Kanta Jukurrpa (Bush Coconut Dreaming) – Puturlu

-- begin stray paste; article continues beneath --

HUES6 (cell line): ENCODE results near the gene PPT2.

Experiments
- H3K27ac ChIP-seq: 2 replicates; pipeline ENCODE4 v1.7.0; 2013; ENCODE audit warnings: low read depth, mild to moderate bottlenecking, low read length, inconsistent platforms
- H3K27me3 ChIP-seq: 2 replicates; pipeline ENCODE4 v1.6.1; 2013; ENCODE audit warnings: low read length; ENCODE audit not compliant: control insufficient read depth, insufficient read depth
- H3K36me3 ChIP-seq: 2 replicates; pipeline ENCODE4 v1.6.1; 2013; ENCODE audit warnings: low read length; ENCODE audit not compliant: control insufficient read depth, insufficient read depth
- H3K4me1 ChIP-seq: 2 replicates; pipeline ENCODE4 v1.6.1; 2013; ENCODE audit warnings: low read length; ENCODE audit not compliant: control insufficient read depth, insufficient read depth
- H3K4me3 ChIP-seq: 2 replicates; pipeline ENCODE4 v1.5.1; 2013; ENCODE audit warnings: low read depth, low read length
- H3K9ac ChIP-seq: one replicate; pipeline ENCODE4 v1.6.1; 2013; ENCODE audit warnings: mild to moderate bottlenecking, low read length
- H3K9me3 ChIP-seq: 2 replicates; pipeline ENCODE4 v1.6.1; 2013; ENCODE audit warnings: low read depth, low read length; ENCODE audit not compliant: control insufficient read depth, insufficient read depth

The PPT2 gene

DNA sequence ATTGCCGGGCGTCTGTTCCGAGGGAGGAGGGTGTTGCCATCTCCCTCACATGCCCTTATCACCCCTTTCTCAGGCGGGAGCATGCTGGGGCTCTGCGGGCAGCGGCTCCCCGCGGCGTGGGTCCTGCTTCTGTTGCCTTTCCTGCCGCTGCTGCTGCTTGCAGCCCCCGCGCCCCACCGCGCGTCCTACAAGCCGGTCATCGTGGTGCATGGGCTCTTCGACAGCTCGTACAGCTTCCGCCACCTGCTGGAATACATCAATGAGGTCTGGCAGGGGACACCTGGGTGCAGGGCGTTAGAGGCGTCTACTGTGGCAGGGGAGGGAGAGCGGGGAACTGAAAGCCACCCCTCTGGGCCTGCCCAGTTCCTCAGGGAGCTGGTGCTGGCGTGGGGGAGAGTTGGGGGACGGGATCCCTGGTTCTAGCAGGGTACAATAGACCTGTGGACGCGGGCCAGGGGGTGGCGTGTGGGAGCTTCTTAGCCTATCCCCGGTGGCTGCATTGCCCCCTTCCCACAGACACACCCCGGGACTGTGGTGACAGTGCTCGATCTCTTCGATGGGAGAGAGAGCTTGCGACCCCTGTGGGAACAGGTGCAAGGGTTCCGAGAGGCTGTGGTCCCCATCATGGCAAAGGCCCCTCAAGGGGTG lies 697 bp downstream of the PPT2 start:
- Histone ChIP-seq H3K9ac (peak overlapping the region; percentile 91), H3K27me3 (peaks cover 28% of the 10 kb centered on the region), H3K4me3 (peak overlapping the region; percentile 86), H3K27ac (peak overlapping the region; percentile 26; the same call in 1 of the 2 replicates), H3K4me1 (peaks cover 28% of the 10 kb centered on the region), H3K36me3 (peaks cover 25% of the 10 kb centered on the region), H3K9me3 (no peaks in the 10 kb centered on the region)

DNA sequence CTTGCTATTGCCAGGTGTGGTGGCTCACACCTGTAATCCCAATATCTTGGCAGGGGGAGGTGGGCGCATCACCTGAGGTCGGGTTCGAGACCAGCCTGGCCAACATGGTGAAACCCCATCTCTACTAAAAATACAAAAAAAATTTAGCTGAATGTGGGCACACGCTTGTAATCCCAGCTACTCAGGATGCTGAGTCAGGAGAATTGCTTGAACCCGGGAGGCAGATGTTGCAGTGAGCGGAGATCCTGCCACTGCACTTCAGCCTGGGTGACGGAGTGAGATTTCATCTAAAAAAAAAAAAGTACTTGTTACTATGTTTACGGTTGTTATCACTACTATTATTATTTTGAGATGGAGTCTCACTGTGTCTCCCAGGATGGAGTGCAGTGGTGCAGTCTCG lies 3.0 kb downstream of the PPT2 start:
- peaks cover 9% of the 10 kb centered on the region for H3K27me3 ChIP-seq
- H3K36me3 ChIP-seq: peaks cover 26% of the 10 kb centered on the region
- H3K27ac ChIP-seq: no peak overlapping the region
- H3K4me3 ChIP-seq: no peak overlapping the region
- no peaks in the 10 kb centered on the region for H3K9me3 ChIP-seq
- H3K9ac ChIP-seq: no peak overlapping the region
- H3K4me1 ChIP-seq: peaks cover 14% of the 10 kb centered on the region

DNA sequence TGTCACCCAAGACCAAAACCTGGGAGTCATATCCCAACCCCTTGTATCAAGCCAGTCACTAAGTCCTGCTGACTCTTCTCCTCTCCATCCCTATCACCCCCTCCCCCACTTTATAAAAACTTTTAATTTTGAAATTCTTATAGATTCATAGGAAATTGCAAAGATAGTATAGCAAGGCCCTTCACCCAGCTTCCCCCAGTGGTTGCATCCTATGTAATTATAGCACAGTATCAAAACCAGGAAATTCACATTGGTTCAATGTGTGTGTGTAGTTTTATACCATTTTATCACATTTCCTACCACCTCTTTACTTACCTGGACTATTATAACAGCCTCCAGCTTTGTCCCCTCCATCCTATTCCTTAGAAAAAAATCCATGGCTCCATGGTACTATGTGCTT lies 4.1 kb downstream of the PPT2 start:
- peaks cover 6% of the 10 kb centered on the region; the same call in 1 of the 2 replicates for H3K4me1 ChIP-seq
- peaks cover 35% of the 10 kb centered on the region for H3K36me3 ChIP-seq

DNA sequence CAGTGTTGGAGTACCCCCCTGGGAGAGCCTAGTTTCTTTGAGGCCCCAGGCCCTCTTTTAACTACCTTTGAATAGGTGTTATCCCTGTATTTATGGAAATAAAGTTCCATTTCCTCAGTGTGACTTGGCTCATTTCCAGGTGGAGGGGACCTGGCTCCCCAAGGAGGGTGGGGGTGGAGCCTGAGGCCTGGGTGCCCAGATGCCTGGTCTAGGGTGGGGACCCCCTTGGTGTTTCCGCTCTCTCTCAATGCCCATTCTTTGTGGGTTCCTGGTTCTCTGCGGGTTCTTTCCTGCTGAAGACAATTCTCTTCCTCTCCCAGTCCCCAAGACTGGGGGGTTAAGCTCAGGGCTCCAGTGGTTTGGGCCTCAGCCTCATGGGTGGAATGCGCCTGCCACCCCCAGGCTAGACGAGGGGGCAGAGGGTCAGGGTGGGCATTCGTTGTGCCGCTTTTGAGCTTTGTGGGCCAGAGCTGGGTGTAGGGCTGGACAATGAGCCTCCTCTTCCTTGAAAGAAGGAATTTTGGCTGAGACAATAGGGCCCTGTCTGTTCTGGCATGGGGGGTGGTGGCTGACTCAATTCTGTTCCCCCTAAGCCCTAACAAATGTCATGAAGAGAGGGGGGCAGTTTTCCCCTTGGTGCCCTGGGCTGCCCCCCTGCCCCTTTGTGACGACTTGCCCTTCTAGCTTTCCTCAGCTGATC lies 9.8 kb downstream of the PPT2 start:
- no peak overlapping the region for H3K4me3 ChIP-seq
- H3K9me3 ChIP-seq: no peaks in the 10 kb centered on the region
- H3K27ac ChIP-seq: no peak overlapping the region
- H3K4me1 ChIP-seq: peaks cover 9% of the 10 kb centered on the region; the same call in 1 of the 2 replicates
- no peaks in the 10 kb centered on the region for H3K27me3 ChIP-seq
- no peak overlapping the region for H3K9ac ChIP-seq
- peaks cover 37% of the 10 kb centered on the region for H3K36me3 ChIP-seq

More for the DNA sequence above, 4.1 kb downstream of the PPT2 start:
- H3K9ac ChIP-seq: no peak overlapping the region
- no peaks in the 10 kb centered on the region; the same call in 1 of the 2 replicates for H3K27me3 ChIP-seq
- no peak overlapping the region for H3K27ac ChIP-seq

Kanta are soft fleshy white fruit similar to coconuts that grow encased in the hard shells of wasp galls which grow on ‘wurrkali’ (bloodwood [Eucalyptus terminalis]) trees, commonly known as ‘bush coconut’. The gall is broken in two and the inside is eaten out. Inside the fruit live small grubs which are delicious and sweet to eat. Later turn into wasps (‘wangarla’ [Cysticoccus pommiformus]) and fly away. Napangardi and Napanangka women, depicted in the painting as ‘U’ shapes, would go out collecting ‘kanta’ at Puturlu, west of Yuendumu. In Warlpiri traditional paintings iconography is used to represent the Jukurrpa and other elements. Circles are used to represent ‘kanta’, while concentric circles depict the sites where the women go to gather it. This Jukurrpa travels from west to east. The Jukurrpa, designs and country shown in this painting are owned by Napangardi/ Napanangka women and Japanangka/Japangardi men.